John Barrowman Scotland Commonwealth Games

What did the Commonwealth Games Glasgow 2014 opening ceremony mean for Scotland the brand?

By The Drum Team, Editorial



Commonwealth Games article

July 24, 2014 | 8 min read

The opening ceremony of the 20th Commonwealth Games kicked off in Glasgow's Celtic Park last night. The Drum takes a look at what the ceremony meant for Scotland as a brand.

With all eyes on Scotland in a year of huge historical importance for the country – as well as the referendum on independence around the corner, Scotland is also hosting the Ryder Cup and celebrating a year of homecoming, with a series of cultural events over the course of the year – the opening ceremony had a lot to live up to.

It hasn't been without its controversy, either. The organisers faced criticism for their controversial plans – later cancelled in a U-turn – to demolish Glasgow's Red Road flats.

And with Danny Boyle's cultural masterpiece of the London 2012 Olympics still fresh in everyone's minds, did the opening ceremony live up to expectations? And what did it mean for Scotland the brand?

Gillian McCormack, managing director, Material UK

The best of Glasgow and Scotland was never going to be easy to sum up in two hours, but with the powerful stories of Glasgow 'firsts', such as women of Glasgow being the first to march against slavery and our stance against apartheid; Nicola Benedetti's Loch Lomond; Mylo's brilliant set to accompany the athletes' parade, the unbelievable Glasgow welcome to all, the incredible Jim Lambie floor, a volunteer cast giving it 'pure laldi' (OK some might have been a wee bit over-zealous and some a wee bit 'rogue'); Chris Hoy, a beautifully moving minute's silence and Team Scotland – well, I think they gave it a good try.

Fair enough, we probably would all like to 'un-see', twice over, the dancing teacakes and Barrowman's Tartan 'Scooby Do' like mystery bus, but hey... we're Scottish... we need to moan about something! Glasgow, I for one think you pulled a wee stoater out the bag.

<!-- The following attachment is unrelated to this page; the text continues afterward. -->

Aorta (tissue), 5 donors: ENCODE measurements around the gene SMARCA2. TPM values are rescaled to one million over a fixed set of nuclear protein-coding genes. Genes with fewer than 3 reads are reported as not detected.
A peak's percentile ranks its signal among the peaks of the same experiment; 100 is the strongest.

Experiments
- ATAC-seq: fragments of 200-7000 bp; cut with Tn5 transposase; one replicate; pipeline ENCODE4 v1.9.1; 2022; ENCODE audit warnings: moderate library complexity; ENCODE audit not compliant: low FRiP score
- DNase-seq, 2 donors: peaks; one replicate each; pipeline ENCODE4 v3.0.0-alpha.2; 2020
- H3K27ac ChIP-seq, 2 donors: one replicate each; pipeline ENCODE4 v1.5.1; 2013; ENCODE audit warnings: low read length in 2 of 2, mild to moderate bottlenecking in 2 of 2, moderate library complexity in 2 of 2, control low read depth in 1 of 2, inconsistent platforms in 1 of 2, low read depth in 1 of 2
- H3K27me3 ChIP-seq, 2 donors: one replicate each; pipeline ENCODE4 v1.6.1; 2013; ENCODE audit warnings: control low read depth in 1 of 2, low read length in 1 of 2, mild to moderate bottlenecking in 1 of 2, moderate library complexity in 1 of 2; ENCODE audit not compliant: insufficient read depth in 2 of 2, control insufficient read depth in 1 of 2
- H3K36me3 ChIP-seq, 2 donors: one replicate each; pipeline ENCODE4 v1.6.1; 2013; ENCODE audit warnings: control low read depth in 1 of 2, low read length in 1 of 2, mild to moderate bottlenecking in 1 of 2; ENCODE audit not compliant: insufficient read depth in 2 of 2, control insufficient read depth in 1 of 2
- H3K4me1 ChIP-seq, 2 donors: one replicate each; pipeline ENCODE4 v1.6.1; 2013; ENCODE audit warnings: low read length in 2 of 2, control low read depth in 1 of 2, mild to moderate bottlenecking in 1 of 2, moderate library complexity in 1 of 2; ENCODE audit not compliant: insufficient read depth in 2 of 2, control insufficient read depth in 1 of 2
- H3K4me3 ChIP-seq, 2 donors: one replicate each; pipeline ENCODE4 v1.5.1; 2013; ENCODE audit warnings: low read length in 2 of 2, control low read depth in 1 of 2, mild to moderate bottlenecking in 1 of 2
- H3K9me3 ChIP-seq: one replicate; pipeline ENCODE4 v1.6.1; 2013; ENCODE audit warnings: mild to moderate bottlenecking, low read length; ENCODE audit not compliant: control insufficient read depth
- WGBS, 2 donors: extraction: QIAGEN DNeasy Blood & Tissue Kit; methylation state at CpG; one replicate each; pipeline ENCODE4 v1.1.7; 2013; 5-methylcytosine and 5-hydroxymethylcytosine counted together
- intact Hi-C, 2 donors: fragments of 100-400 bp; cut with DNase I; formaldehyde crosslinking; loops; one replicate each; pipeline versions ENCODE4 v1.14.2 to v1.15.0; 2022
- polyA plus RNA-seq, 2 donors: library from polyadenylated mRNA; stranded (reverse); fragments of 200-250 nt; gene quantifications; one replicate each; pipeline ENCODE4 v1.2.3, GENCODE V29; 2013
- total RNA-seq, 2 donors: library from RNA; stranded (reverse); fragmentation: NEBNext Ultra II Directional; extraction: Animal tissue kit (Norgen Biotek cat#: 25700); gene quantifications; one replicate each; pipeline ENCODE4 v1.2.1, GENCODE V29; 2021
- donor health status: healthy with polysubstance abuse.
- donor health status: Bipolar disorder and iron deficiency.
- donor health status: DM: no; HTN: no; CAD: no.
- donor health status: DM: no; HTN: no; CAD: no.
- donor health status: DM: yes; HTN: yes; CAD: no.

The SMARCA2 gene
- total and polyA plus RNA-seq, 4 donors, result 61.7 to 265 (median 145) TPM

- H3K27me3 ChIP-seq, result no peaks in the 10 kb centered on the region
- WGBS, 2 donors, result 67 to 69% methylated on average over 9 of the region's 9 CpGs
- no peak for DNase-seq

Steven Mallon, managing director, Edinburgh, DigitasLBi

The opening ceremony allowed Scotland to showcase what is unique about the country and its people. The key theme of being a welcoming nation underpinned by inclusiveness endorses Scotland the brand to a huge audience internationally.

It also emphasised that Scotland is inherently about its people and that, despite the majority of news and commentary about Scotland recently being about heavyweight political and socio-economic issues surrounding the forthcoming referendum, Scotland does not take itself too seriously. That helps to convey the message that Scotland will continue to be an outward-looking, innovative and fun nation – emphasising the brand values of extending a warm welcome to the world at large.

Bryan Garvie, director, The Big Partnership

For a country so adept at modesty, I think we gave a damn fine account of ourselves. I watched the opening ceremony trying to imagine how it might be received across the Commonwealth. I’m pretty sure the dancing Tunnock’s teacakes would have made a few viewers in Kiribati (and maybe even in Airdrie) scratch their heads in confusion, but I’d like to think that everyone watching felt the same pride I did.

Even without the inspired Unicef text fundraising initiative, the message was clear – Scotland is warm, welcoming, inclusive and sporting. Not a bad reputation to have.

Jane Wilson, former chief executive, CIPR

Playing 'Scottish Motif Bingo' whilst watching the opening ceremony, 'House' was shouted somewhere between the haggis and the golfers. This was Scotland but was it as we know it? Having been a student in Glasgow in the 1990s, it's not the first time that I've seen people in dodgy gear in the East End dancing about to The Shamen's 'Move any Mountain', but it's a bad trip when the Tunnock's teacakes you're saving for a 4am snack start dancing too.